I’m posting these pictures of our chairmaking competition earlier this year partly as I’ve spent the week almost entirely working with chainsaws and partly so I can link them to a greenwood photo thread on the bodgers ask’n'answer forum which you can find here – bodgers ask’n'anwser greenwood photos.
In May pole lathe turners and greenwood workers get together for the annual Bodgers Ball. This year well over 200 of us descended upon a field just outside Horton-cum-Studley in Oxfordshire. It’s hard to believe it now but the weather was sweltering which helped a magic weekend full of demonstrations, workshops and competitions. From axe-throwing to chair seating and fire-lighting there was plenty for all,interests and having been attending for only 3 years I can say it is a very, very welcoming crowd. New this year was a chair making competition and the Sussex group entered a team almost entirely devoid of chair making experience. Just as well really, because if we’d known more about it we probably would have chosen discretion.
I missed the beginning of the competition because I was busy visiting the second hand tools store run by a charity, tools for self reliance , who ship useful tools to Africa and sell many in the UK that are not appropriate, thereby raising money to support the charity and also supporting greenwood workers in the UK by keeping these tools in use.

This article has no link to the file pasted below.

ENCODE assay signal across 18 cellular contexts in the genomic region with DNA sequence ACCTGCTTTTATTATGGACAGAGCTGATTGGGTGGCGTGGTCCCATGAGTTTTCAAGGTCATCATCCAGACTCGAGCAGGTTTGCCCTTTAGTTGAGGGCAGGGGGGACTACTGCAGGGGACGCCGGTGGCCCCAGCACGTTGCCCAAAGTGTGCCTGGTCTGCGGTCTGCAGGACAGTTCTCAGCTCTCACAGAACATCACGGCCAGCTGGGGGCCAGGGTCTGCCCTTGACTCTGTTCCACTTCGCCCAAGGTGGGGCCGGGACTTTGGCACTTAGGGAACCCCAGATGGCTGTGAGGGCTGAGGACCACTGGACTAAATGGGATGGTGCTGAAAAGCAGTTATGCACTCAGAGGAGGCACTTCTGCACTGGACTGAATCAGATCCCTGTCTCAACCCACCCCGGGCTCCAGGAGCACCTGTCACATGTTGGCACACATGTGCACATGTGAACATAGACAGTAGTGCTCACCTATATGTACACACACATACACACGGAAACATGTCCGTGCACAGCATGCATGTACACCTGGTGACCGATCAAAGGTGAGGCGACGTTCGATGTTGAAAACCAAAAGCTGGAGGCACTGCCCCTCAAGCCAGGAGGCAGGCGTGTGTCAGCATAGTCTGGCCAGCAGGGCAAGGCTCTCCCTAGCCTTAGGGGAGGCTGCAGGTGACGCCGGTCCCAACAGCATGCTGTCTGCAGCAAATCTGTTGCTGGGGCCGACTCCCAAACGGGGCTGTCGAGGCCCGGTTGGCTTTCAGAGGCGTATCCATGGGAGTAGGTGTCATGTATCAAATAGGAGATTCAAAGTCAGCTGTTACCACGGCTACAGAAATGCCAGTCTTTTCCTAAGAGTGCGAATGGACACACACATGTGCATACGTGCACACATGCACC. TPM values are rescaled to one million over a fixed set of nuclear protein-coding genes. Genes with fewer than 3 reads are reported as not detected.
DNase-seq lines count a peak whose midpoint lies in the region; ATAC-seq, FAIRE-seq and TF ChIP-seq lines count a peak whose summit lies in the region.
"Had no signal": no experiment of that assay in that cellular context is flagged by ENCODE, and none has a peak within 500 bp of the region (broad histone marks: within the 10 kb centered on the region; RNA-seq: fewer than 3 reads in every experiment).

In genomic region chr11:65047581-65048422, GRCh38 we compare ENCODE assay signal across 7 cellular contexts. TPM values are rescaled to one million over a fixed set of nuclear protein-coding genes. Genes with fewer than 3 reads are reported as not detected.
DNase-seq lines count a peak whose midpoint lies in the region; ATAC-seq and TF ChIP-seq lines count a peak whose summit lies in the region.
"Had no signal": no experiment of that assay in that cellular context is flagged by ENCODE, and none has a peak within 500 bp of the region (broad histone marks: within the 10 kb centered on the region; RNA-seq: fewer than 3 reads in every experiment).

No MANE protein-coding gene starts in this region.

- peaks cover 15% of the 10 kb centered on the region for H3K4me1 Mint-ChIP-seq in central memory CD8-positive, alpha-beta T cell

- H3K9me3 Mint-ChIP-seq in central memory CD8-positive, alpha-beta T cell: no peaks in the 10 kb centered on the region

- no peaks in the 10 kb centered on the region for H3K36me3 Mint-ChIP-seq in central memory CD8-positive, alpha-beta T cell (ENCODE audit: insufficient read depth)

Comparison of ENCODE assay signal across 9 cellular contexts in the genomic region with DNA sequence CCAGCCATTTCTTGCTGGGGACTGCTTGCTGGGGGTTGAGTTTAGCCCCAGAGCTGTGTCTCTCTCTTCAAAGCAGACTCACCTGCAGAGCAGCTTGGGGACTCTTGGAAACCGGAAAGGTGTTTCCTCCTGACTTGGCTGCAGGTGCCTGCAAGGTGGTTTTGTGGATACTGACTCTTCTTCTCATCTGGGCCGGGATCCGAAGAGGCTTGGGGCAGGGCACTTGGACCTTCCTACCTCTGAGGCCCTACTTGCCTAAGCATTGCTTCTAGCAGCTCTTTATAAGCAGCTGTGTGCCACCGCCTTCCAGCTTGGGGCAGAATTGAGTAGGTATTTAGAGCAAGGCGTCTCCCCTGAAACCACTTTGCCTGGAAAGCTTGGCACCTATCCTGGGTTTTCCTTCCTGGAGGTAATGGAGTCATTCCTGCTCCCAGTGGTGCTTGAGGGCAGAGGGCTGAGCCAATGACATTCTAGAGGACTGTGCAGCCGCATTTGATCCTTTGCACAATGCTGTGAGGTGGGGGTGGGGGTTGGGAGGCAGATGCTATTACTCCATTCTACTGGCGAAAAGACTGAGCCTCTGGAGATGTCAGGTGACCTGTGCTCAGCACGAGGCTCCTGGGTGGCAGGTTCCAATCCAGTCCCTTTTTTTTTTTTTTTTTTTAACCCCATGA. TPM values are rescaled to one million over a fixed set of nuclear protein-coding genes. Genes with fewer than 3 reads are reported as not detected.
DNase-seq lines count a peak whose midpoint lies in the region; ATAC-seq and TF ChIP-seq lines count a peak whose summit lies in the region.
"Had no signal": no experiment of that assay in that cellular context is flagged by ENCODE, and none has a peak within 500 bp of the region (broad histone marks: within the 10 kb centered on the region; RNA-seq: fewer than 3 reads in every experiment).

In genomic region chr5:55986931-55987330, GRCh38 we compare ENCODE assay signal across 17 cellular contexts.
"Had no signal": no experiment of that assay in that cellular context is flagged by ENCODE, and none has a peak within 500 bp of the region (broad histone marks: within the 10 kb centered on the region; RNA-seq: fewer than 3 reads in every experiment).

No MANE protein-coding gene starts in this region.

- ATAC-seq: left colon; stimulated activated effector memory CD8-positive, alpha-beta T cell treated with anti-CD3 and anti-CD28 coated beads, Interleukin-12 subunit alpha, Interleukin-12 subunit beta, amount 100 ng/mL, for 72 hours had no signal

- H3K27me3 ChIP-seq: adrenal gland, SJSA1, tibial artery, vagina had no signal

Once I extracted myself from the tool stall we fought with an odd assortment of twisted Yew, Sycamore, Hazel and some ash – of which a well reknowned chair maker was heard to say ‘ I wouldn’t even call it firewood’.
There was plenty of expert advice. The back of the chair came together really well and lulled us into a false sense of security as all of the joints fitted tightly.
Our team comprised Dave, John (the brummy bodger), Barry, Frank, myself and Mike. As Mike was also on the PA and another member of the team wisely decided to become a spectator we substituted Rich and Christopher (who came over from Germany for the Ball).
I certainly learnt a lot from the experience, trial fitting joints and not borrowing drill and tenon cutter from different people being good examples. For those who might be wondering how chair legs fit into chairs so well, John is holding one of the legs onto the shave horse whilst Frank uses the tenon cutter in a brace to size the end of the leg.
After 5 hours, or was it 6? Memory fails me, we almost had a chair, nay twas a throne…fit for….. falling apart again, in our case.
As we put the finishing touches to it, time ran out and despite pushing our luck as far as we could we had to leave it unfinished.
When last heard of the self flat packing throne was with Barry who was still trying to find the allen key and somebody to translate the Swedish instructions.
I am off to the Weald and Downland Museums Autumn Show this weekend so 2 days of pole lathe turning are in order to recover from a week of chainsawing.